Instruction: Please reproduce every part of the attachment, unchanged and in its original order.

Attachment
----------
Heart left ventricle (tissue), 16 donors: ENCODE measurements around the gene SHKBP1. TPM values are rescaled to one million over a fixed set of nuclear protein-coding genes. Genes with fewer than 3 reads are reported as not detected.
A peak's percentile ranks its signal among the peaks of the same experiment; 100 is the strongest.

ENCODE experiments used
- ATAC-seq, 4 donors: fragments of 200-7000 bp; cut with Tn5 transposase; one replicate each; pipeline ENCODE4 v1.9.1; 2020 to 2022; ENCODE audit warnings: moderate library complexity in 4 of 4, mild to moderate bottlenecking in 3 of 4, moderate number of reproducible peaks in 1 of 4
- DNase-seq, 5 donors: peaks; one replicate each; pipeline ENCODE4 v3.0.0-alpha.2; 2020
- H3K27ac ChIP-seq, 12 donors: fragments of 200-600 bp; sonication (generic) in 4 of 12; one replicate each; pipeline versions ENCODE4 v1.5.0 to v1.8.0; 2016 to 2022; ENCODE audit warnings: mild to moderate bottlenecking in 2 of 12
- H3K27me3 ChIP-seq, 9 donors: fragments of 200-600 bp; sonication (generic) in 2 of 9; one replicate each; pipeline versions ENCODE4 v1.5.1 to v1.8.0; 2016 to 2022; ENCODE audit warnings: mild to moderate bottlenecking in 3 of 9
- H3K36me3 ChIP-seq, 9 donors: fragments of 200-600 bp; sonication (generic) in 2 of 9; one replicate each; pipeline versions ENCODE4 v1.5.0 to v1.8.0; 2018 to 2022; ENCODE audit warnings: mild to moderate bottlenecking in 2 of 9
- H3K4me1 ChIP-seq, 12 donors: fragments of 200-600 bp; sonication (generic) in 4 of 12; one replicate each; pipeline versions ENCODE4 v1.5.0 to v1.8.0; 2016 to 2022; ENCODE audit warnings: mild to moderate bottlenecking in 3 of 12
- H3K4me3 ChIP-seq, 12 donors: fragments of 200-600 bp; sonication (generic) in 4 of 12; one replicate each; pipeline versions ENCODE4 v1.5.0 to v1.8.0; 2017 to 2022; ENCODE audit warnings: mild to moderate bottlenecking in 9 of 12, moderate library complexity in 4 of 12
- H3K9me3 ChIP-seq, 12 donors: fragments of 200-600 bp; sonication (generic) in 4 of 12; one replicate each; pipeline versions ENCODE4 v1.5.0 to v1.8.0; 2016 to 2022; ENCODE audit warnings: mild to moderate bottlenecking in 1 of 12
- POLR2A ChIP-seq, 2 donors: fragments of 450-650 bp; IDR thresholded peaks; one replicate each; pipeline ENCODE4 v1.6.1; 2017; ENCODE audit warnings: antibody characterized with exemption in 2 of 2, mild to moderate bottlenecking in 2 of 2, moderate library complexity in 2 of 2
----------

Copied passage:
Heart left ventricle (tissue), 16 donors: ENCODE measurements around the gene SHKBP1. TPM values are rescaled to one million over a fixed set of nuclear protein-coding genes. Genes with fewer than 3 reads are reported as not detected.
A peak's percentile ranks its signal among the peaks of the same experiment; 100 is the strongest.

ENCODE experiments used
- ATAC-seq, 4 donors: fragments of 200-7000 bp; cut with Tn5 transposase; one replicate each; pipeline ENCODE4 v1.9.1; 2020 to 2022; ENCODE audit warnings: moderate library complexity in 4 of 4, mild to moderate bottlenecking in 3 of 4, moderate number of reproducible peaks in 1 of 4
- DNase-seq, 5 donors: peaks; one replicate each; pipeline ENCODE4 v3.0.0-alpha.2; 2020
- H3K27ac ChIP-seq, 12 donors: fragments of 200-600 bp; sonication (generic) in 4 of 12; one replicate each; pipeline versions ENCODE4 v1.5.0 to v1.8.0; 2016 to 2022; ENCODE audit warnings: mild to moderate bottlenecking in 2 of 12
- H3K27me3 ChIP-seq, 9 donors: fragments of 200-600 bp; sonication (generic) in 2 of 9; one replicate each; pipeline versions ENCODE4 v1.5.1 to v1.8.0; 2016 to 2022; ENCODE audit warnings: mild to moderate bottlenecking in 3 of 9
- H3K36me3 ChIP-seq, 9 donors: fragments of 200-600 bp; sonication (generic) in 2 of 9; one replicate each; pipeline versions ENCODE4 v1.5.0 to v1.8.0; 2018 to 2022; ENCODE audit warnings: mild to moderate bottlenecking in 2 of 9
- H3K4me1 ChIP-seq, 12 donors: fragments of 200-600 bp; sonication (generic) in 4 of 12; one replicate each; pipeline versions ENCODE4 v1.5.0 to v1.8.0; 2016 to 2022; ENCODE audit warnings: mild to moderate bottlenecking in 3 of 12
- H3K4me3 ChIP-seq, 12 donors: fragments of 200-600 bp; sonication (generic) in 4 of 12; one replicate each; pipeline versions ENCODE4 v1.5.0 to v1.8.0; 2017 to 2022; ENCODE audit warnings: mild to moderate bottlenecking in 9 of 12, moderate library complexity in 4 of 12
- H3K9me3 ChIP-seq, 12 donors: fragments of 200-600 bp; sonication (generic) in 4 of 12; one replicate each; pipeline versions ENCODE4 v1.5.0 to v1.8.0; 2016 to 2022; ENCODE audit warnings: mild to moderate bottlenecking in 1 of 12
- POLR2A ChIP-seq, 2 donors: fragments of 450-650 bp; IDR thresholded peaks; one replicate each; pipeline ENCODE4 v1.6.1; 2017; ENCODE audit warnings: antibody characterized with exemption in 2 of 2, mild to moderate bottlenecking in 2 of 2, moderate library complexity in 2 of 2